No greater risk or mortality observed for endoscopic vein harvesting for coronary bypass surgeryDuring coronary artery bypass surgery, a vein is taken from the leg to replace blocked arteries in the heart.
Today, the majority of vein harvesting is done endoscopically rather than using an open surgical procedure.
By using this minimally invasive approach, the surgeon can reduce pain and infection. Recently, some experts have questioned whether this approach to leg vein harvesting may expose patients to the risk of vein-graft failure, death, heart attack, and repeated blockages after surgery. A new study that compared the two techniques over a 4-year period found no increase in harm to patients who underwent endoscopic vein harvesting.
Between 2001 and 2004, 8,542 patients underwent coronary artery bypass grafting procedures in northern New England. More than half (52.5 percent) had endoscopic vein harvesting. Over the study period, endoscopic vein harvesting grew in popularity, from 34 percent in 2001 to 75 percent in 2004. Patients receiving endoscopic vein harvesting were more likely to be male, have vascular disease, and have two-vessel disease. They were less likely to have a history of a heart attack or congestive heart failure.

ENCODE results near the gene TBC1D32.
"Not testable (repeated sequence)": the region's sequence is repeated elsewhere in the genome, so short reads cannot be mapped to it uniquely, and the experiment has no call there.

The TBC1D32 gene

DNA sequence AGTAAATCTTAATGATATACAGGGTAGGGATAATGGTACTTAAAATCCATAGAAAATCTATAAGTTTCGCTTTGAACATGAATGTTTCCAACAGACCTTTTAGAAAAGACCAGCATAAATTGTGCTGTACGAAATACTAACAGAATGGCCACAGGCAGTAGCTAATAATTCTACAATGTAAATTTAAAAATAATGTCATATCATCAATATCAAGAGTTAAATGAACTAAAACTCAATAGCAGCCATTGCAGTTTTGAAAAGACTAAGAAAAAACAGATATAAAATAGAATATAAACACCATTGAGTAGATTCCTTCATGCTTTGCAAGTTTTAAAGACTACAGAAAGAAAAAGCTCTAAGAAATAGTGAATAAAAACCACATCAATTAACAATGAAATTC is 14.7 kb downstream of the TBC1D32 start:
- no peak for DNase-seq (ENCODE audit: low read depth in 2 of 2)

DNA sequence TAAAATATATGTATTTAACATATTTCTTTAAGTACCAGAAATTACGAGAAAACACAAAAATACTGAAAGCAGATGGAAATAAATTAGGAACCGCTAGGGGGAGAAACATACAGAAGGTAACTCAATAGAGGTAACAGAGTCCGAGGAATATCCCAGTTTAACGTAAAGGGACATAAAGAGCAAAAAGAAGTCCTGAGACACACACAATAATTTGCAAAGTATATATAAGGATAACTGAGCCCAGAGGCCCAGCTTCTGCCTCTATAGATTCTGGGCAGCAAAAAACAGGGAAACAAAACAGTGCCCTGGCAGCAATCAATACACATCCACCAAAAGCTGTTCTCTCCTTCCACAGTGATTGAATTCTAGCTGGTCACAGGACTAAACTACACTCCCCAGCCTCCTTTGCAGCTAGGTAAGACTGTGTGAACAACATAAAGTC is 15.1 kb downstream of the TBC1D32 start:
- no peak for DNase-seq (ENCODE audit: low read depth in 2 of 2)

In terms of hospital outcomes, open surgical harvesting was associated with an increase in postoperative leg wound infections. On the other hand, endoscopic harvesting resulted in an increase in patients being returned to the operating room to correct postoperative bleeding.
With respect to long-term outcomes, there was a significant reduction in long-term mortality with endoscopic harvesting. The relatively small increased risk of repeat revascularization over four years with endoscopic harvesting was non-significant. The study was supported in part by the Agency for Healthcare Research and Quality (HS15663).
See "Long-term outcomes of endoscopic vein harvesting after coronary artery bypass grafting," by Lawrence J. Dacey, M.D., John H., Braxton, Jr., M.D., Robert S. Kramer, M.D., and others in the January 18, 2011, Circulation 123(2), pp. 147-153.